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Everyone is worrying about rising demand for electricity. Do Microsoft and Google have an answer?

Big power users are getting together to accelerate the development of advanced clean energy technologies

The hottest topic in energy right now is the expected surge in demand for electricity. Data centers for AI, new factories and electric vehicles are driving power consumption higher in the US, after about 15 years of stagnation. Solar and wind power can meet some of that increased demand, but many users, including data centres, want clean electricity round the clock. So there is a new urgency in the need for new clean energy technologies, including advanced nuclear, next-generation geothermal, low-carbon hydrogen and long duration storage.

Unlike wind and solar, these emerging technologies have not yet been deployed at scale and they generally have much higher costs. There is a chicken-and-egg problem: costs will only come down as these technologies scale up, but companies are reluctant to deploy them because they are too expensive.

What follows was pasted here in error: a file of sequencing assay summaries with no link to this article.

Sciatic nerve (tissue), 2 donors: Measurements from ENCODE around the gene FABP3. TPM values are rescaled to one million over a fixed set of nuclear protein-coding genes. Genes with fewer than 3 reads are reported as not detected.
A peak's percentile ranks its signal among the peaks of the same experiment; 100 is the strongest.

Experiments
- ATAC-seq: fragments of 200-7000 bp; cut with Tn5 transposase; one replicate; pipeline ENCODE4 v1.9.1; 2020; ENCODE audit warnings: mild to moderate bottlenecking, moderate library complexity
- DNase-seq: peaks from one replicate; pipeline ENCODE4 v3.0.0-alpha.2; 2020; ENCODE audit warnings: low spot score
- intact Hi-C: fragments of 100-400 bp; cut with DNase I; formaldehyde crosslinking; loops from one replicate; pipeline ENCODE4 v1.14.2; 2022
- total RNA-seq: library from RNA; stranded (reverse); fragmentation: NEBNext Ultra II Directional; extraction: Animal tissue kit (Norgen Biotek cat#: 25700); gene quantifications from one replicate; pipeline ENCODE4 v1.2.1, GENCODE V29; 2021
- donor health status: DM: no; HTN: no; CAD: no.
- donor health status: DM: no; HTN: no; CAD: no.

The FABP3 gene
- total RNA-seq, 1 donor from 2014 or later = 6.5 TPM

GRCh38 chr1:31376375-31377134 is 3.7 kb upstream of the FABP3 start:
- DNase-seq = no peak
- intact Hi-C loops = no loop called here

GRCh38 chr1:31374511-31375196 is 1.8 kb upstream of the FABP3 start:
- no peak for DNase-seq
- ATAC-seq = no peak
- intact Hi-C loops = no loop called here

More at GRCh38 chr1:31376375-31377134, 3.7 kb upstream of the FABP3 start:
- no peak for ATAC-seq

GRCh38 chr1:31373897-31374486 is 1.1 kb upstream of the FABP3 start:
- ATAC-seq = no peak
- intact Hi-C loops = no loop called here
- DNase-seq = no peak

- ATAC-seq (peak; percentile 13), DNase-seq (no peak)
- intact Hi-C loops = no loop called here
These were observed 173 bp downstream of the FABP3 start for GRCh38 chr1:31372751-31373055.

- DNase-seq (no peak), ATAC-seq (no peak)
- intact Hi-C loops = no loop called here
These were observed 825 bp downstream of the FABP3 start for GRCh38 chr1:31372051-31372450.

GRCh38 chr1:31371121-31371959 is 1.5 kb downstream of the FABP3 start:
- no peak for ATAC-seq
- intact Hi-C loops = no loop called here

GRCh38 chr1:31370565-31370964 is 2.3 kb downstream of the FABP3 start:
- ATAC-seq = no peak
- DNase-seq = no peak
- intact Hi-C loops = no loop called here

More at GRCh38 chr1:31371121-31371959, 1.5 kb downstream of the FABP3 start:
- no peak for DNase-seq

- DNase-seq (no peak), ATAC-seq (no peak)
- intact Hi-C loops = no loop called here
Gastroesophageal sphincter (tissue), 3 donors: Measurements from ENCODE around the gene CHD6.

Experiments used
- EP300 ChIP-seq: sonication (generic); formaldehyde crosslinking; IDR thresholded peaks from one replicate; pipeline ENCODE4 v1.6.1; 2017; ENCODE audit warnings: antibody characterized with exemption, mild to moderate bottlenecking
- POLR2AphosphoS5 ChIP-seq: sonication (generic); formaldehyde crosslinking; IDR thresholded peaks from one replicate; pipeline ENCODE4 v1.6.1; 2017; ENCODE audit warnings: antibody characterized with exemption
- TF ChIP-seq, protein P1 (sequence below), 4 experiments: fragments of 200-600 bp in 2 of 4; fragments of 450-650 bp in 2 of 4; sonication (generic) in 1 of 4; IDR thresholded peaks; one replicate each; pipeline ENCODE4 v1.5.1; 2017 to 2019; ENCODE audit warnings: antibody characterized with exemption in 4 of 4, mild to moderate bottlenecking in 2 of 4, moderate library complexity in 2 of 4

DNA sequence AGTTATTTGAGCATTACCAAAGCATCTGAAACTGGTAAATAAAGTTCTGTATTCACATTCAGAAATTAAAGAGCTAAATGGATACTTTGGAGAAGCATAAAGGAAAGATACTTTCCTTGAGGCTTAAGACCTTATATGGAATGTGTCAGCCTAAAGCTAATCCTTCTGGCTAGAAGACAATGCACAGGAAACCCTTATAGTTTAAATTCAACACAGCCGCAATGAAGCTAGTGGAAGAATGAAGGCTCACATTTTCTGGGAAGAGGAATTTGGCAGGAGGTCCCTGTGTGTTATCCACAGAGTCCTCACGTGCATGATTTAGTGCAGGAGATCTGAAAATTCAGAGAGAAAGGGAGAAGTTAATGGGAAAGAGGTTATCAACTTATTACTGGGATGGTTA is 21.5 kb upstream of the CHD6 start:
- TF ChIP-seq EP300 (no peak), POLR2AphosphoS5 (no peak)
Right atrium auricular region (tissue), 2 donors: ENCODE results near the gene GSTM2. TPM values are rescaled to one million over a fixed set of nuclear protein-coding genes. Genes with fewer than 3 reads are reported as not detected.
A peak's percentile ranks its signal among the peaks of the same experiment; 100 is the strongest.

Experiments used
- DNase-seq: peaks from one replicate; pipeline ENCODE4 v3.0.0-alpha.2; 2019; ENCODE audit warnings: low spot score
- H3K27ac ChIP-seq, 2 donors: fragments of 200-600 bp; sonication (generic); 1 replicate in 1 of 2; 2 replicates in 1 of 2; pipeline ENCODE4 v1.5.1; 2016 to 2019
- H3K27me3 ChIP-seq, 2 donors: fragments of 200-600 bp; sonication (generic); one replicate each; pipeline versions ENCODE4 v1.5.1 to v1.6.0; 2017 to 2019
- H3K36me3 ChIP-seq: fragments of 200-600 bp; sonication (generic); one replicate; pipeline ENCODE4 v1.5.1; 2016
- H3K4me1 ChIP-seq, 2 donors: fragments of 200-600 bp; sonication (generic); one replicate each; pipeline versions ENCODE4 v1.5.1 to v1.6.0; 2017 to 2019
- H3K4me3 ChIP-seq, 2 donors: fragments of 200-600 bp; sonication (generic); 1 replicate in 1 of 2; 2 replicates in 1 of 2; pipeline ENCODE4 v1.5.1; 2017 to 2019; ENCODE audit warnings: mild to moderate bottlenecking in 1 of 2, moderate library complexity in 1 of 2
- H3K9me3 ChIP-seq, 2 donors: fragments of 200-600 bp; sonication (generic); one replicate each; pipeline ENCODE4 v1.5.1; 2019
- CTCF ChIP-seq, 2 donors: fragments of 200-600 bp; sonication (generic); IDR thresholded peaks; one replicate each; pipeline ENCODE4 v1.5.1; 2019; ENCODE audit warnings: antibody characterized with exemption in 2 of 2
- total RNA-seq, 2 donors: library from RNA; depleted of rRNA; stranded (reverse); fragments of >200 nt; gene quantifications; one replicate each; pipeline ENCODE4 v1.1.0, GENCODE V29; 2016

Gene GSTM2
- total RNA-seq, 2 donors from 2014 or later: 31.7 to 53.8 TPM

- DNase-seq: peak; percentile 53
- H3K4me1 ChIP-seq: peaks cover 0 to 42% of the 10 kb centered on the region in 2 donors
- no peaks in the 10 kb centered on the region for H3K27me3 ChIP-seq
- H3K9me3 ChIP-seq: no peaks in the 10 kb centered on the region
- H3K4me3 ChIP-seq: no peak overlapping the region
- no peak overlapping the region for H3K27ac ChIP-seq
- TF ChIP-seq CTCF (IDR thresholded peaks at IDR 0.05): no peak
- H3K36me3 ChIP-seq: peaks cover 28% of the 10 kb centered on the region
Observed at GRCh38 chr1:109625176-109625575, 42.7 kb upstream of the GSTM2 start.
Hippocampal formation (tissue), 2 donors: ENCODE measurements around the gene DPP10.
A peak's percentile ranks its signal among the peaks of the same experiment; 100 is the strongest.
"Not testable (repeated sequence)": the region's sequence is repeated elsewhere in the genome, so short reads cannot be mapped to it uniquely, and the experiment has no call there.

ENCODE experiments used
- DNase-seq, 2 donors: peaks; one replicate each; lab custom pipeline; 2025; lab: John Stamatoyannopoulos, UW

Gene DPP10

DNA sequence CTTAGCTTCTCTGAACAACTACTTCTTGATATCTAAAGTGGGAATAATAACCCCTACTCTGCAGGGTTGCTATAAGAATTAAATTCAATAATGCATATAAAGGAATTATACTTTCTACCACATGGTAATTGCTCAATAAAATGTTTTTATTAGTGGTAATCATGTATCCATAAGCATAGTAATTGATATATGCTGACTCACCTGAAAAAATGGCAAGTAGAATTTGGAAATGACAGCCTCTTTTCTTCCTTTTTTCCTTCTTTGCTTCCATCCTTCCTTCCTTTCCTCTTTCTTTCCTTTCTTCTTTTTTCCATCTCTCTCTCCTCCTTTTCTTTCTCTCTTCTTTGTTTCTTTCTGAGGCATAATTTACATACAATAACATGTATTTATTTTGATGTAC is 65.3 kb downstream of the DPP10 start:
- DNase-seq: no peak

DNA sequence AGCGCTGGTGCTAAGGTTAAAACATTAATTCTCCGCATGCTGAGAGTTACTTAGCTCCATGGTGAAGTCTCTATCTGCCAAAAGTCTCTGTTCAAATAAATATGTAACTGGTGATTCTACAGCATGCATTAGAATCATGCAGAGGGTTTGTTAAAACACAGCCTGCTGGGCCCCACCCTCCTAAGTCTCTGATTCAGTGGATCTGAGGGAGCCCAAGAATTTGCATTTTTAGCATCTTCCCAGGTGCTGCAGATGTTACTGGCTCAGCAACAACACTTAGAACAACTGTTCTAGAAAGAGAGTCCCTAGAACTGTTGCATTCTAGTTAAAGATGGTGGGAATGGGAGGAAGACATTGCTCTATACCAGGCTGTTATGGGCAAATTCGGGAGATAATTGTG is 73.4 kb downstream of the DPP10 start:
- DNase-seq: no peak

Now Google, Microsoft and Nucor have come up with an idea that could be at least part of the solution. They are collaborating on new commercial structures to help new clean energy technologies scale up and reduce the risk for investors.

To discuss that plan, host Ed Crooks is joined by regular guest Dr Melissa Lott, professor at the climate school at Columbia University and Michael Webber of the University of Texas at Austin. Michael is also chief technology officer at Energy Impact Partners, which is a US$3 billion venture fund that invests in some of these emerging technologies. Together they debate the consequences of that surging demand for electricity and the role of new technologies in avoiding disastrous outcomes for our international climate goals.

They also talk about another promising source of clean energy: natural hydrogen, which is found in geologic reservoirs rather than being made from water or from methane. The US Geological Survey estimates there could be 5 trillion tons of natural hydrogen in rocks around the world; a vast, untapped energy reserve that could significantly contribute to meeting global low carbon hydrogen needs.

Given that a world with net zero emissions could use about 500 million tons of low-carbon hydrogen a year, that is a very exciting resource base. But is it really plausible that natural hydrogen could be viable as a significant contribution to clean energy supplies? The energy gang has some answers.

There’s an urgent need for innovative solutions to tackle rising energy demand. Join the discussion on X – we’re @theenergygang.

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